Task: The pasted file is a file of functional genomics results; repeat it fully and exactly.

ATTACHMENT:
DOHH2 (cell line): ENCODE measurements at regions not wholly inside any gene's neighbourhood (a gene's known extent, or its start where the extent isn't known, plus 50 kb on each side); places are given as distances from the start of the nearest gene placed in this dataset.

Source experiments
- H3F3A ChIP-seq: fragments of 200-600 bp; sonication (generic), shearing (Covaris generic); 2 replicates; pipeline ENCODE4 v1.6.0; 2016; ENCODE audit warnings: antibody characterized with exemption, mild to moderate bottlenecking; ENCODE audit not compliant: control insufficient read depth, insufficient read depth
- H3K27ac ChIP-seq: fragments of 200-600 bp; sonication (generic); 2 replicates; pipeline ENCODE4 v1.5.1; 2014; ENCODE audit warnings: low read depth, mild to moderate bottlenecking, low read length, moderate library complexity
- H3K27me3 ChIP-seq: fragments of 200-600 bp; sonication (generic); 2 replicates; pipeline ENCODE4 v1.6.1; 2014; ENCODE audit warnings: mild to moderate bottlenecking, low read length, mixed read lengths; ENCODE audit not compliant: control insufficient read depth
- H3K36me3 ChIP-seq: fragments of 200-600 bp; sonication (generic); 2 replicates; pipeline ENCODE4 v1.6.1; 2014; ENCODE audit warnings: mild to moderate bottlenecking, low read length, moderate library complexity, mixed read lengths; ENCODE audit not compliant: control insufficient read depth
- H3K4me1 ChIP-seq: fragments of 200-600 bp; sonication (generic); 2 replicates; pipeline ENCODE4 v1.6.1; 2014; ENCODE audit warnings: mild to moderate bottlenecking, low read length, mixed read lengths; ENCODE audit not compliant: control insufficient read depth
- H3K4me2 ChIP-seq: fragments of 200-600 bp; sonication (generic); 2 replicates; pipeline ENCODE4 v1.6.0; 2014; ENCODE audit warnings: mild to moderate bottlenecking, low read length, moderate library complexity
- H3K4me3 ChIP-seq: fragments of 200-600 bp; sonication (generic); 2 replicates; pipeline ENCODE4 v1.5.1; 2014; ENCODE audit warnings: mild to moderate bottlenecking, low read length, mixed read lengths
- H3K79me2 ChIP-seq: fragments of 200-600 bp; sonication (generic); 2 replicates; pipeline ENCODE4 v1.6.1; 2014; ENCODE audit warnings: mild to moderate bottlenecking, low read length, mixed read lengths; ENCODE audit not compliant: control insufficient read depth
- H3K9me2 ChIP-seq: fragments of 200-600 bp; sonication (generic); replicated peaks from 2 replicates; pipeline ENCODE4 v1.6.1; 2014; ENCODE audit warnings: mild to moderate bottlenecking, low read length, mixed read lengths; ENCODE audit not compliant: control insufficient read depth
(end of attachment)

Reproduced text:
DOHH2 (cell line): ENCODE measurements at regions not wholly inside any gene's neighbourhood (a gene's known extent, or its start where the extent isn't known, plus 50 kb on each side); places are given as distances from the start of the nearest gene placed in this dataset.

Source experiments
- H3F3A ChIP-seq: fragments of 200-600 bp; sonication (generic), shearing (Covaris generic); 2 replicates; pipeline ENCODE4 v1.6.0; 2016; ENCODE audit warnings: antibody characterized with exemption, mild to moderate bottlenecking; ENCODE audit not compliant: control insufficient read depth, insufficient read depth
- H3K27ac ChIP-seq: fragments of 200-600 bp; sonication (generic); 2 replicates; pipeline ENCODE4 v1.5.1; 2014; ENCODE audit warnings: low read depth, mild to moderate bottlenecking, low read length, moderate library complexity
- H3K27me3 ChIP-seq: fragments of 200-600 bp; sonication (generic); 2 replicates; pipeline ENCODE4 v1.6.1; 2014; ENCODE audit warnings: mild to moderate bottlenecking, low read length, mixed read lengths; ENCODE audit not compliant: control insufficient read depth
- H3K36me3 ChIP-seq: fragments of 200-600 bp; sonication (generic); 2 replicates; pipeline ENCODE4 v1.6.1; 2014; ENCODE audit warnings: mild to moderate bottlenecking, low read length, moderate library complexity, mixed read lengths; ENCODE audit not compliant: control insufficient read depth
- H3K4me1 ChIP-seq: fragments of 200-600 bp; sonication (generic); 2 replicates; pipeline ENCODE4 v1.6.1; 2014; ENCODE audit warnings: mild to moderate bottlenecking, low read length, mixed read lengths; ENCODE audit not compliant: control insufficient read depth
- H3K4me2 ChIP-seq: fragments of 200-600 bp; sonication (generic); 2 replicates; pipeline ENCODE4 v1.6.0; 2014; ENCODE audit warnings: mild to moderate bottlenecking, low read length, moderate library complexity
- H3K4me3 ChIP-seq: fragments of 200-600 bp; sonication (generic); 2 replicates; pipeline ENCODE4 v1.5.1; 2014; ENCODE audit warnings: mild to moderate bottlenecking, low read length, mixed read lengths
- H3K79me2 ChIP-seq: fragments of 200-600 bp; sonication (generic); 2 replicates; pipeline ENCODE4 v1.6.1; 2014; ENCODE audit warnings: mild to moderate bottlenecking, low read length, mixed read lengths; ENCODE audit not compliant: control insufficient read depth
- H3K9me2 ChIP-seq: fragments of 200-600 bp; sonication (generic); replicated peaks from 2 replicates; pipeline ENCODE4 v1.6.1; 2014; ENCODE audit warnings: mild to moderate bottlenecking, low read length, mixed read lengths; ENCODE audit not compliant: control insufficient read depth